This year’s COP26 international climate change conference saw unprecedented participation from the financial industry, a development that has drawn criticism from those who believe bankers are not going far enough to help cut gas emissions. Greenhouse effect.
Greta Thunberg, the famous young Swedish environmental activist, even accused the industry of actively creating loopholes and frameworks that would continue to benefit their business without solving the climate crisis. “This is no longer a climate conference”, she lamented. “It’s now a global northern greenwashing festival, a two-week celebration of the status quo. “
Comments like those of Thunberg and others reflect distrust of the financial sector that has exploded since the Great Recession. While I don’t disagree that bankers will ultimately seek the end result, their leading role at COP26 is always a positive sign, especially for government decision makers who are committed to mitigating the climate change.
For decades, I believed that the economically feasible path and the path of moral good always overlap in the end. Take diversity, which was the subject of a recent Freakonomics podcast episode, who concluded that “the evidence from Nazi Germany and 1940s America … shows that discrimination is incredibly expensive – not just for the victims, of course, but also for the perpetrators.” At the end of the day, when businesses discriminate, they leave money on the table.
The financial industry’s growing interest in climate change reflects the fact that we have better data on the long-term impacts of certain investments and an ever-growing interest among activist investors to direct the money towards more sustainable projects. . Combine that with growing fossil fuel regulations and it’s no wonder more banks and insurance companies are aligning their assets with the terms of the Paris Agreement. It’s just where the future is headed.
This is a good thing. Instead of criticizing them, public leaders should work with the financial sector to promote common interests. A powerful tool that governments have at their disposal is what is called “Green bonds”, whose profits go to climate-friendly projects. The climate bonds initiative, which tracks sustainable investments, predicts green bond issuance in 2021 could reach $ 500 billion globally. There is significant activity on this front in the United States, including among issuers of municipal bonds: Green labeled municipal debt expected to reach an all-time high in 2021, representing 4.1% of total issues in the market, according to S&P Global Ratings.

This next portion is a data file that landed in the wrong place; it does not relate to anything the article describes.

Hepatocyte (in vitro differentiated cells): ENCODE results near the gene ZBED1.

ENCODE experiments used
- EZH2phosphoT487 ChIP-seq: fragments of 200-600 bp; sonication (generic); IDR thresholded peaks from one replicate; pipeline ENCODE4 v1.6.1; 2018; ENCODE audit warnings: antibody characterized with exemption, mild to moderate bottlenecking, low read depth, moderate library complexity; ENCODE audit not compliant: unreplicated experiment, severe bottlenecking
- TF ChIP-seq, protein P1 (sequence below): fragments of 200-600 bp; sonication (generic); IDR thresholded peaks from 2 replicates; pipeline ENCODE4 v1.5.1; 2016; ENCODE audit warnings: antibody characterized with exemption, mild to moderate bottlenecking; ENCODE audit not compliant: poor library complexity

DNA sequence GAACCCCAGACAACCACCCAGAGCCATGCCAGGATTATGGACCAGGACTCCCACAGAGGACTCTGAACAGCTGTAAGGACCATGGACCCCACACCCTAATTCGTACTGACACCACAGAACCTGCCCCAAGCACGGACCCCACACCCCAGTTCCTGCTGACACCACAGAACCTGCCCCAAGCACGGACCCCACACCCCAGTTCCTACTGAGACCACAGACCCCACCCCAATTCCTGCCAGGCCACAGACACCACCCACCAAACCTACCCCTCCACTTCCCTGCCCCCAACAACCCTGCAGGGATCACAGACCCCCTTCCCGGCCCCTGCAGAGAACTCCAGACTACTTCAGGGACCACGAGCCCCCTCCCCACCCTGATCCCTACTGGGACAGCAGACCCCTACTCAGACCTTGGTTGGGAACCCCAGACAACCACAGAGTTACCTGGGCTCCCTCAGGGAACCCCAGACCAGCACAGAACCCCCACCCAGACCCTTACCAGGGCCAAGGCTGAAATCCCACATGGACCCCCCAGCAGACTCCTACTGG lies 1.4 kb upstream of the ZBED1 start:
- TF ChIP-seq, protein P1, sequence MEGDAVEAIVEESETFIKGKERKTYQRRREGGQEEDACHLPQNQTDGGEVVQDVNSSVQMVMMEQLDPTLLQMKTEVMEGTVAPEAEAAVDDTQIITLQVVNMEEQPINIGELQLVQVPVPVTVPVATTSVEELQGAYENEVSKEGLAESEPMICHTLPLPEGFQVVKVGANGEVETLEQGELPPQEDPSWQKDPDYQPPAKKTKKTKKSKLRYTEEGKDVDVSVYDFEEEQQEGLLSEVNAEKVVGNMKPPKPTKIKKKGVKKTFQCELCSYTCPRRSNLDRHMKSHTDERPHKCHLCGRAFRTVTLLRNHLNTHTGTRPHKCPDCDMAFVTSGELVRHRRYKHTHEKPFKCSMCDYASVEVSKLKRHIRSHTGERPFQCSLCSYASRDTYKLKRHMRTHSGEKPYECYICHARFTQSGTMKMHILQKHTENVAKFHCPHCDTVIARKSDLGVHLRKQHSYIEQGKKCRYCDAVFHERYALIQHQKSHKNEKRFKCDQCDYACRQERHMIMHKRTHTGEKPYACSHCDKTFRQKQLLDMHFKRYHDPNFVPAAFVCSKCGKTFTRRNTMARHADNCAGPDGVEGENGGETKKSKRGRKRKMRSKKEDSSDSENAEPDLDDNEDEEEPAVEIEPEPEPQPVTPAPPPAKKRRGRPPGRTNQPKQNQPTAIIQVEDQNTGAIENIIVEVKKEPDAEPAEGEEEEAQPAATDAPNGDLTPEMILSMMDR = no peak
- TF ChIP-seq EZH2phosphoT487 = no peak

Here’s another example where moral and financial interests align: With rising interest rates, investing in green projects can also be better business for governments. Greater accountability is expected from green bond issuers, but a study from the University of Oregon in 2015 found that more timely information in the municipal market can actually reduce transaction fees on transactions by up to 30%. More recently, a journal sponsored by Columbia University academic and practitioner literature have concluded that “the weight of evidence suggests the presence of a positive premium for green bonds”. Yes, issuing green bonds comes with increased reporting requirements, but a slew of finance companies and startups are lining up to sell government products that can help with this.
Finally, like the financial industry, local governments should consider their own costs if they do not adopt more climate-resilient policies. A recent report by the Federal Climate Market Risk Subcommittee warns that climate change and extreme weather events add additional cost, time, uncertainty and risk barriers to investments. He predicts that demand “is likely to increase for public and open access to climate data, including for primary data collected by government,” noting that the data and analysis “may introduce innovations that improve climate risk management.” . We are already seeing this shift in demand with the new federal infrastructure law, which calls for a number of data initiatives related to climate risk management.
Perhaps even more terrifying for leaders is this find by the BlackRock Investment Institute: Within a decade, if no meaningful climate action is taken, more than 15% of the current national S&P municipal bond index by market value will be issued by cities with probable annual economic losses from 0.5% to 1% per cent of their GDP.
In other words, it is no longer just a question of morals. Cities that do not take a data-driven approach to tackling climate change and investing in resilience do so at their financial peril. And you can be sure that COP26 bankers and insurers know this.
So let’s take this alignment of financial and moral values and run with it. We cannot stop climate change. But the financial industry is a powerful lever to help us slow it down.